The purpose of this paper is to consider how organizations with diverse, interdependent functions with differing evaluative principles and differing ideas as to which behaviors are the most desirable, use management controls in their efforts to achieve innovation.
The authors conducted a case study of TechCo, an Australian technology start-up company, over a 12 month period.
The authors demonstrate how the clash of differing evaluative principles among interdependent teams led to the organization seeking new ways of organizing, which in turn, enabled the organization to better manage the interdependencies between the diverse functional areas. Additionally, the findings show how, through the use of management control systems, the organization was able to promote idea generation and “buy-in” across all functional areas, order competing priorities for innovation and set the agenda as to what constituted “acceptable” innovation for the organization to pursue.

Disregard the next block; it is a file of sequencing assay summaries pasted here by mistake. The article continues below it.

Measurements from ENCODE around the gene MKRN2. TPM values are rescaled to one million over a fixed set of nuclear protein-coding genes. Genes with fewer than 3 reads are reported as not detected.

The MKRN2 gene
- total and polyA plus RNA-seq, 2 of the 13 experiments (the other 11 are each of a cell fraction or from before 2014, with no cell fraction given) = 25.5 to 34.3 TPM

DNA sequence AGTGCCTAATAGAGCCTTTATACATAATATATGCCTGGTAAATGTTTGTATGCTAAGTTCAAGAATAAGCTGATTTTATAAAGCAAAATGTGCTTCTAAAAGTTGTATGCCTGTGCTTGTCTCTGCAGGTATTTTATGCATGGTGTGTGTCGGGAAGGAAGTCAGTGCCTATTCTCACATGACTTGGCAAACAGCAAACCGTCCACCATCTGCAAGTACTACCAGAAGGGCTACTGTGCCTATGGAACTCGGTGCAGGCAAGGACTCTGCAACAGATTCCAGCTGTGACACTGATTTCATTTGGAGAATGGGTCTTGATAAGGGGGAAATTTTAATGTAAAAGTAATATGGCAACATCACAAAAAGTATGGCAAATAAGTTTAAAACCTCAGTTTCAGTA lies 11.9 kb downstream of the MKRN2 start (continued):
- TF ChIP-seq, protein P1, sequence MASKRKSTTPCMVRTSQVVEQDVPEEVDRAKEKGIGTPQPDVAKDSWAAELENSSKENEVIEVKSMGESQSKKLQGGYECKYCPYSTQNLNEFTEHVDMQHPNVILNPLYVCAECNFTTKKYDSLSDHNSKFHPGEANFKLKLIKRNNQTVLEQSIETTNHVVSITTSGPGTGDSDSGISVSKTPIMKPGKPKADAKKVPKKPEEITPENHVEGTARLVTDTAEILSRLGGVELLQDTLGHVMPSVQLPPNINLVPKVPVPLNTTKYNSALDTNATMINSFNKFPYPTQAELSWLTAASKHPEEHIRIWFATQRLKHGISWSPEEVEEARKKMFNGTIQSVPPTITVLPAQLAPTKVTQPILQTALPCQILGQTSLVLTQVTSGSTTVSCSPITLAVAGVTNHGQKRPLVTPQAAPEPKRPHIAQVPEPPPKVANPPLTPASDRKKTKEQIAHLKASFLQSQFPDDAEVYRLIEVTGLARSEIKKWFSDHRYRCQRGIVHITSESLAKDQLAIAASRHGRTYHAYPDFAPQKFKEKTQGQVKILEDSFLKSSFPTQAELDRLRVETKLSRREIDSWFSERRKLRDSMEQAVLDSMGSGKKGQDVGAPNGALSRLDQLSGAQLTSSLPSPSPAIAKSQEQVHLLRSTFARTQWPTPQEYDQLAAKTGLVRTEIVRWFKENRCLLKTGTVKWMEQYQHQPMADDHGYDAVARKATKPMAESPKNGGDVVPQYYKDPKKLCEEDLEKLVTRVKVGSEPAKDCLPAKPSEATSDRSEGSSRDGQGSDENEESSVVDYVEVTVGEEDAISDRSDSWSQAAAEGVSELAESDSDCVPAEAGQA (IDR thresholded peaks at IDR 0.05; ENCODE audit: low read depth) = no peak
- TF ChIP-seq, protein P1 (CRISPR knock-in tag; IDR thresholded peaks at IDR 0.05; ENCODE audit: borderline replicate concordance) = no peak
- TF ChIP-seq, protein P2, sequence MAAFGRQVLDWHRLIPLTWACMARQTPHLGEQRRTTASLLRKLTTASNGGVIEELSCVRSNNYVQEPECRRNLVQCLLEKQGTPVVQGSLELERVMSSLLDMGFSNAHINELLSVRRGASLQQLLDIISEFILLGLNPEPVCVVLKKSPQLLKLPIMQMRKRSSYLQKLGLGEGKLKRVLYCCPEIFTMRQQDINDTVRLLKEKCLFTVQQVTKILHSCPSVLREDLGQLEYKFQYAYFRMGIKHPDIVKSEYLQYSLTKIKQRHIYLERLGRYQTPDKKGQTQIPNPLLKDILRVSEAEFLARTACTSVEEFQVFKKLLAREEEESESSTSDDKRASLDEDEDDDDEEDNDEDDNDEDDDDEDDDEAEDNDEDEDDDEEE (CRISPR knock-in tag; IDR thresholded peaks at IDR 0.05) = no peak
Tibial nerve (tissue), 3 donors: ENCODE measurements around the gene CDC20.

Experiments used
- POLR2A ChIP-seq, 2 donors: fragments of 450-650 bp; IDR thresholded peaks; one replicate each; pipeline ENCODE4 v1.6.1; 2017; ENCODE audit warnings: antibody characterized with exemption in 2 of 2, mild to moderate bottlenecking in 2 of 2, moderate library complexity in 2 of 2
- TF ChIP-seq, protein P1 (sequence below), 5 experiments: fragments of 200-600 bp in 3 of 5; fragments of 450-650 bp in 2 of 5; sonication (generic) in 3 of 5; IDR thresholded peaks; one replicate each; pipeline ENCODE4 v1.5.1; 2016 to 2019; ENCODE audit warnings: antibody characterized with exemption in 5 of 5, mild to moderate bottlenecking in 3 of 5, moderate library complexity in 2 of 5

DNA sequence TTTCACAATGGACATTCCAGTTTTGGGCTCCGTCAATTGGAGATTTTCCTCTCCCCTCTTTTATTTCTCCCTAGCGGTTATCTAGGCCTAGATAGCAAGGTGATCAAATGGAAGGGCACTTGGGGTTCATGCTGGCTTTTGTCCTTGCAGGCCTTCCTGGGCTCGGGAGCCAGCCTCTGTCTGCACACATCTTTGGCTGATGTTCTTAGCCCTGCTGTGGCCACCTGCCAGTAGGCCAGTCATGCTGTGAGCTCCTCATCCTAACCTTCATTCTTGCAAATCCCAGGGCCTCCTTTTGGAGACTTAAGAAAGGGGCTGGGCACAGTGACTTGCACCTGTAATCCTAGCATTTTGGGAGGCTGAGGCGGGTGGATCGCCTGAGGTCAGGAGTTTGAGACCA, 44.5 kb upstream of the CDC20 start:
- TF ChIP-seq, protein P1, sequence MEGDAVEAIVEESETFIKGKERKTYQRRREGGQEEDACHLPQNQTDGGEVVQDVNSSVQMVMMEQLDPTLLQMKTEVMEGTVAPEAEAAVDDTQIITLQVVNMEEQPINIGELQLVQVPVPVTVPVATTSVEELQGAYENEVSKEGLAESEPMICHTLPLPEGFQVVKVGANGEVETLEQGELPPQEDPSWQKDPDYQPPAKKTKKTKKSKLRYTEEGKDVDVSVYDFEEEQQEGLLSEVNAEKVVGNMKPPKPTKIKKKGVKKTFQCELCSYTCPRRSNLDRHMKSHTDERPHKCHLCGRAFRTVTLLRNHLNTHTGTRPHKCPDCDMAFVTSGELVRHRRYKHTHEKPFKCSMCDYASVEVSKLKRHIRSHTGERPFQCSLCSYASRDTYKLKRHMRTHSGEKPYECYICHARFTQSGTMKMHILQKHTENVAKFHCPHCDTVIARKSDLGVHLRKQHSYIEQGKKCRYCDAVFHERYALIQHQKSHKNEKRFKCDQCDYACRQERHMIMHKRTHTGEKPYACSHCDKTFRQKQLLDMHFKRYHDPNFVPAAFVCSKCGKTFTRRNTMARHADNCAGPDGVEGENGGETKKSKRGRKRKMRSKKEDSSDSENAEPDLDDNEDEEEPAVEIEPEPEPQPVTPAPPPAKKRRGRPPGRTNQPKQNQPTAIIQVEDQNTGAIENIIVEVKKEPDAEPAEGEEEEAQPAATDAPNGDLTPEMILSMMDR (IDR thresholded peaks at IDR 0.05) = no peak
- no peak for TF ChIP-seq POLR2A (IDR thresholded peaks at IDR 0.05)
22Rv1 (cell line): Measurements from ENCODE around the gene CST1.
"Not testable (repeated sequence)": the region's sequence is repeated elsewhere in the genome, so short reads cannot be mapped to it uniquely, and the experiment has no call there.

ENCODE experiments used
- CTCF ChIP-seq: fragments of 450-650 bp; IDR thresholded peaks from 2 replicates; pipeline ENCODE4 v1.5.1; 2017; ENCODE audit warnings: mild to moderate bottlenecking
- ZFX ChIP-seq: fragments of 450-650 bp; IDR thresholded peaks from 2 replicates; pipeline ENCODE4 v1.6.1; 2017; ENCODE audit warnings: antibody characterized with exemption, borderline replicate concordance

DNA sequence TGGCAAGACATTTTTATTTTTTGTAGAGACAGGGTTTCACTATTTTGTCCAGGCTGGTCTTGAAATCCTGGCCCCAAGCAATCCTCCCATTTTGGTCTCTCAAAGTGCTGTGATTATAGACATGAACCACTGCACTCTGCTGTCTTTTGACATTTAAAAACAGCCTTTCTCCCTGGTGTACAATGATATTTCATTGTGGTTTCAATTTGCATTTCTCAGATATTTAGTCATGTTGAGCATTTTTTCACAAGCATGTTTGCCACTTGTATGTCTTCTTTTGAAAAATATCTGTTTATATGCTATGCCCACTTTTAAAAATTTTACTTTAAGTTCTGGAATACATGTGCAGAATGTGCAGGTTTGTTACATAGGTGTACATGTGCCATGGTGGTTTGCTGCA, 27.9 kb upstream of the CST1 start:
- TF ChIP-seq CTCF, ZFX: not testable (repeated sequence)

The authors find that management controls play an important role in managing the tensions between differing evaluative principles in diverse functional areas in a heterarchical organization, and in supporting innovation in such an environment. As such, the authors provide the first research evidence on how management controls are used within a heterarchy to generate and select innovative ideas.
Taylor, D., King, R. and Smith, D. (2019), "Management controls, heterarchy and innovation: a case study of a start-up company", Accounting, Auditing & Accountability Journal, Vol. 32 No. 6, pp. 1636-1661. https://doi.org/10.1108/AAAJ-11-2017-3208Download as .RIS
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